100 Million Gallons of Clean Water for Kathmandu

On this year’s Earth Day we celebrate a clean water initiative started by Label STEP ten years ago in Nepal. Together with environmental engineers and leading dyeing factories waste water treatment plants for Kathmandu’s carpet and pashmina industries were developed.

The discharge of industrial waste water into the farmlands on the Kathmandu periphery caused serious environmental damage and led to protests by neighbours and farmers. The construction of Waste Water Treatment Plants effectively solved the problem and today the cleaned water from the dyeing mills is used by the farmers to irrigate their fields.

The two dyeing factories participating in the project have the capacity to dye more than 22,000 pounds (10’000 kg) of yarn per day. Their STEP supported Waste Water Treatment Plants allowed for the cleaning of 100 million gallons (375 mio litres or 375,000 cubic meters) of water since their launch. Every new working day up to 25,000 gallons of water are cleaned.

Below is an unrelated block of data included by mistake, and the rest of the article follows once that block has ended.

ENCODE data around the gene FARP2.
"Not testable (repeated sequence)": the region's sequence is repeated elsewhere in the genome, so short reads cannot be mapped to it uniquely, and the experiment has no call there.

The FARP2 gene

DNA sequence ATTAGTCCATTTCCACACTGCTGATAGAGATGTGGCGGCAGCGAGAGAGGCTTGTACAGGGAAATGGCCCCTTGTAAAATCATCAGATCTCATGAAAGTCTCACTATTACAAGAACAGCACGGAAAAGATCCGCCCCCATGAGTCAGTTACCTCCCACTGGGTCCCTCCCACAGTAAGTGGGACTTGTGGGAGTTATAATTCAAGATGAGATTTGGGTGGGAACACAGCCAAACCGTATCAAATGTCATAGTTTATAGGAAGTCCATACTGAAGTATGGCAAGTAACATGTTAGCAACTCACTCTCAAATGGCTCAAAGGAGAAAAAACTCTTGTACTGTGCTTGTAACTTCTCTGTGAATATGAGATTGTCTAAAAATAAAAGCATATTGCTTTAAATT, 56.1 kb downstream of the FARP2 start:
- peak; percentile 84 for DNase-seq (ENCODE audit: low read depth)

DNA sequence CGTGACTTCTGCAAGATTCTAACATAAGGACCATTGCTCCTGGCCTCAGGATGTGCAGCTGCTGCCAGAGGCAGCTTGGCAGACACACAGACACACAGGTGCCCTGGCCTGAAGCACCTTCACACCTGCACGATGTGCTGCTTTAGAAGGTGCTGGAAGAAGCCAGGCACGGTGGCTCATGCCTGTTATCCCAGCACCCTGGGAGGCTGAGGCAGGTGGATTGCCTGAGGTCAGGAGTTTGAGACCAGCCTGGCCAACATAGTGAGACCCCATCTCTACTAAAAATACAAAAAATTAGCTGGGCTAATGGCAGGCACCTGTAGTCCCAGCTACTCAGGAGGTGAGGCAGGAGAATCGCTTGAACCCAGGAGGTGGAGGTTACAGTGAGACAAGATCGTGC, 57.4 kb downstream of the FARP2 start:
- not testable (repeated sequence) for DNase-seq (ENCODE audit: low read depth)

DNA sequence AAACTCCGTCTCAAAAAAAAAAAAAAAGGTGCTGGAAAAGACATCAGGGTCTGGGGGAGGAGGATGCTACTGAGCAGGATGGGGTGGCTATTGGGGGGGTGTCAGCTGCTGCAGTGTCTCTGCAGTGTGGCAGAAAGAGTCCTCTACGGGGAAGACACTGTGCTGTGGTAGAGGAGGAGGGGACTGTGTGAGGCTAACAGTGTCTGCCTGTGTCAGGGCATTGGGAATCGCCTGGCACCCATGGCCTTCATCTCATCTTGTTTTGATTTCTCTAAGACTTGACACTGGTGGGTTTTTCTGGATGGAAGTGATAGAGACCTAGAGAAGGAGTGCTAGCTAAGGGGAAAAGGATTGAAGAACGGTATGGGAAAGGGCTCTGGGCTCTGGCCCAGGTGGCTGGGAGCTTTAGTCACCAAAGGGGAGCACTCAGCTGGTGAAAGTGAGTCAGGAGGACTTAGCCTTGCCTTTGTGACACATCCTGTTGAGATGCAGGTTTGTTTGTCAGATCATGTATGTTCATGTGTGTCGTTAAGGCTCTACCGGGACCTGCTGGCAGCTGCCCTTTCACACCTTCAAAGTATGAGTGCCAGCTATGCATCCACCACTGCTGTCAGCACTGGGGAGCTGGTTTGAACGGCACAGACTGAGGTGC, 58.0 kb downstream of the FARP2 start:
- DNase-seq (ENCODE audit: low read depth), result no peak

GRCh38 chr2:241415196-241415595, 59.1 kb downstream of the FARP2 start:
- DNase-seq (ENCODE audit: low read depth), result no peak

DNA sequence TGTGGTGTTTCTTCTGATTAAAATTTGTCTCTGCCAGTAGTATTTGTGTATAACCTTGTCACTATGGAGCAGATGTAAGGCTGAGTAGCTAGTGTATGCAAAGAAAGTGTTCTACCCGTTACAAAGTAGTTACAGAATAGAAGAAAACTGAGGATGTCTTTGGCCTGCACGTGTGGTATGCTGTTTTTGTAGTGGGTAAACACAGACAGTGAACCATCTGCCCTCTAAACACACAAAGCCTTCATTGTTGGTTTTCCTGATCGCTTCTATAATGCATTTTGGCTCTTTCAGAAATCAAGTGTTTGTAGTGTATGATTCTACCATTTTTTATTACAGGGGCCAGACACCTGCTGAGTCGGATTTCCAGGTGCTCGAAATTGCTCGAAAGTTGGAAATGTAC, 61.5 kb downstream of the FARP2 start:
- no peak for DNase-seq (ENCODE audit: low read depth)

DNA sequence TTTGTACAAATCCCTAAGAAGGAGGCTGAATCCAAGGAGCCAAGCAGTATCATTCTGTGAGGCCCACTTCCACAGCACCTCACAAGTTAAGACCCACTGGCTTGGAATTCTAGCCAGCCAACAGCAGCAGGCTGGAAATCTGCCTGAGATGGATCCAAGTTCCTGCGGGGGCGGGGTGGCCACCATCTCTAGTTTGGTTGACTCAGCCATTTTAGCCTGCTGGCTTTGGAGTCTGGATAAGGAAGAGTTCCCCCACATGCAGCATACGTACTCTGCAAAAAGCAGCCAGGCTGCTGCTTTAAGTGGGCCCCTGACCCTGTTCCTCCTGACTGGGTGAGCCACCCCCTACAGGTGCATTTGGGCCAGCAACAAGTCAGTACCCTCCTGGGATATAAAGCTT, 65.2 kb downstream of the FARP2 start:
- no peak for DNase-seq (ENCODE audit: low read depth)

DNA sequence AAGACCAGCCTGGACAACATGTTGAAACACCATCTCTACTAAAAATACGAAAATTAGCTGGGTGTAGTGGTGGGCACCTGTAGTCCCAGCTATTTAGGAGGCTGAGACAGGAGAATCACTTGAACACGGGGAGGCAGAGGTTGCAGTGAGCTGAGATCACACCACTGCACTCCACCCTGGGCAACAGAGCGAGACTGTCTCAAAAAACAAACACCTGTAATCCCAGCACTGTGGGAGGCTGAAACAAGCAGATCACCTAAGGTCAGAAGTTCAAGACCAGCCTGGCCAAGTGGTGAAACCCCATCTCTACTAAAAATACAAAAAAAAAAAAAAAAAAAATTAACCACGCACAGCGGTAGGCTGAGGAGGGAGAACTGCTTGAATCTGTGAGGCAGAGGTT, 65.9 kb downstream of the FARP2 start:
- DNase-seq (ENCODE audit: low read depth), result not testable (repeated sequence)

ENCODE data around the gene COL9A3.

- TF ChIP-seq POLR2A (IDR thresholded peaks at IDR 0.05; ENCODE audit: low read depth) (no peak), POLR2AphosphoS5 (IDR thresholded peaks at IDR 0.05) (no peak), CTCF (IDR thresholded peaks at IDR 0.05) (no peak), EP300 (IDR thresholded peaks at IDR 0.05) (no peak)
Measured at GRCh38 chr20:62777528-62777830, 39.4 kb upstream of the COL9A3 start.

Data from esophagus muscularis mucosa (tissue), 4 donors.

STEP’s ambition at the launch of the project was not only to introduce a technology which effectively cleans the waste water. It should also be well adapted to the resources and capacities of an artisanal industry. The fact that the facilities are still used today underlines their practicality. To monitor their effectiveness, Label STEP regularly takes water samples and has them tested by independent laboratories. The last sample was taken earlier this year – all parameters are within the legal tolerance limits for safe, clean water.

  • From the archives: waste water discharged without treatment
  • 22,000 pounds (10’000 kg) of yarn is dyed ever day by the participating factories
  • Approx. 10 litres of water are used to dye one kg of yarn
  • Safe and healthy working conditions also at dyeing factories are STEP Fair Trade Standard requirement
  • The STEP Waste Water Treatment Plants can clean up to 25,000 gallons (100,000 litres) of water per day
  • The quality and safety of the treated waste water is regularly tested by independent labs
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